This action might not be possible to undo. Are you sure you want to continue?
503-520 Published by: The University of Chicago Press Stable URL: http://www.jstor.org/stable/1343539 Accessed: 10/06/2009 11:36
Your use of the JSTOR archive indicates your acceptance of JSTOR's Terms and Conditions of Use, available at http://www.jstor.org/page/info/about/policies/terms.jsp. JSTOR's Terms and Conditions of Use provides, in part, that unless you have obtained prior permission, you may not download an entire issue of a journal or multiple copies of articles, and you may use content in the JSTOR archive only for your personal, non-commercial use. Please contact the publisher regarding any further use of this work. Publisher contact information may be obtained at http://www.jstor.org/action/showPublisher?publisherCode=ucpress. Each copy of any part of a JSTOR transmission must contain the same copyright notice that appears on the screen or printed page of such transmission. JSTOR is a not-for-profit organization founded in 1995 to build trusted digital archives for scholarship. We work with the scholarly community to preserve their work and the materials they rely upon, and to build a common research platform that promotes the discovery and use of these resources. For more information about JSTOR, please contact email@example.com.
The University of Chicago Press is collaborating with JSTOR to digitize, preserve and extend access to Critical Inquiry.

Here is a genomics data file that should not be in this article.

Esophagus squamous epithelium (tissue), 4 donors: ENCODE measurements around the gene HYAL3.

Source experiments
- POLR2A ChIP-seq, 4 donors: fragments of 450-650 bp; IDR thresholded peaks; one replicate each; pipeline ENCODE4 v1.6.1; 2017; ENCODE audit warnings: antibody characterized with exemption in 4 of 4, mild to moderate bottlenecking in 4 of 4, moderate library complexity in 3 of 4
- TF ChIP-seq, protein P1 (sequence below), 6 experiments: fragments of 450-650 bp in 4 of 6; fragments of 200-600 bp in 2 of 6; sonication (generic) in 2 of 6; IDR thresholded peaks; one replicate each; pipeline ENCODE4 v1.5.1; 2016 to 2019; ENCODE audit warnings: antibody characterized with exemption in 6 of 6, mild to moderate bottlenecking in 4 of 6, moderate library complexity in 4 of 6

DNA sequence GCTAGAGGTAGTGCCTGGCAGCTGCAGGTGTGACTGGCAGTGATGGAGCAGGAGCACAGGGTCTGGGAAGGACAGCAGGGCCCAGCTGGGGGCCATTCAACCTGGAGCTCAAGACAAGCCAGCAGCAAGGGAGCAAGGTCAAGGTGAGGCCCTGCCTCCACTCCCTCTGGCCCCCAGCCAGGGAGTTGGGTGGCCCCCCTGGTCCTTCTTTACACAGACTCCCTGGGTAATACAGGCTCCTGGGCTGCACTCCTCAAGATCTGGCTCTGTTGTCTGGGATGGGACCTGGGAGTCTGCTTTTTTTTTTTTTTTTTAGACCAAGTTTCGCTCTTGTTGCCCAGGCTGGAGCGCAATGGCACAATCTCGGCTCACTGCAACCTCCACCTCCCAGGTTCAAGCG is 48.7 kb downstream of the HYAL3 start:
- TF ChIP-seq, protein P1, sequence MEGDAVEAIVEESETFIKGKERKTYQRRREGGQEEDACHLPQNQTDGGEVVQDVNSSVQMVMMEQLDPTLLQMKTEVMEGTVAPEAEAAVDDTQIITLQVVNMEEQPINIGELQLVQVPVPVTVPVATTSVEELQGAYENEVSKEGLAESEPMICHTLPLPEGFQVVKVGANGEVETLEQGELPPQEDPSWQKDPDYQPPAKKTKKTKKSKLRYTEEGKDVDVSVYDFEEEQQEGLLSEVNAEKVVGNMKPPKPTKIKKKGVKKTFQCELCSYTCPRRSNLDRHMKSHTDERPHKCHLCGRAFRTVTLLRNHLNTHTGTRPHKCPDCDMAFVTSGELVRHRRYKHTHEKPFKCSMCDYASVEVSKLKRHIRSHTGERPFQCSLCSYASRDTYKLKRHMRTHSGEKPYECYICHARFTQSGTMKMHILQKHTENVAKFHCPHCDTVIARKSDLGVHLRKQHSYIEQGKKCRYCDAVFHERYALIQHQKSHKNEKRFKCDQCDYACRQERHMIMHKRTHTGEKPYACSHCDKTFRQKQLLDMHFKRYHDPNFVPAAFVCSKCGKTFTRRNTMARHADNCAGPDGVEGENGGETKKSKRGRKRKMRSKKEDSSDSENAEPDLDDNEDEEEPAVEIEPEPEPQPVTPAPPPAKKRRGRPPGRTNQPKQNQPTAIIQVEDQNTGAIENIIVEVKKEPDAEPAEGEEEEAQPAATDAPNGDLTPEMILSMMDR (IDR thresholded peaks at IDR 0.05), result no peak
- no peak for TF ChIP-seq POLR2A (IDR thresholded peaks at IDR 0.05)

Kenneth Burke. psychoanalysis. R. any more than I could define modernism itself. in philosophy. But what is postmodernism? I can propose no rigorous definition of it. Why? Why pluralism now? This question recalls another that Kant raised two centuries ago-"Was heisstAufklirung?"-meaning. art. In short. in literature and criticism. "Whatis postmodernism?. which itself has become the irritable condition of postmodern discourse. Abrams. like a latter-day M. not to mention countless other artists and thinkers of our moment-engage that overweening query. I submit. there. "Who are we now?" The answer was a signal meditation on historical presence. 503 .' But to meditate on that topic todayand thisis my central claim-is really to inquire "Was heisst Postmodernismus?" Pluralism in our time finds (if not founds) itself in the social. as Michel Foucault saw. further. For the term has become a current signal of tendencies in theater. Wayne Booth. Jourdain. H. Matei Calinescu. and architecture. that the critical intentions of diverse American pluralists-M. they have been speaking postmodernism all their lives without knowing it. in cybernetic technologies and even in the sciences. 0093-1896/86/1203-0005$01. aesthetic."engage and even answer it tacitly. Richard McKeon. and historiography. and intellectual assumptions of postmodernism-finds its ordeal. dance. music.Pluralism in Postmodern Perspective Thab Hassan 1 Postmodernism once more-that breach has begun to yawn! I return to it by way of pluralism. consuming many pages of both critical and uncritical inquiry. All rights reserved. Critical Inquiry 12 (Spring 1986) ? 1986 by The University of Chicago. S. its rightness. Crane. Stephen Pepper.00. Nelson Goodman.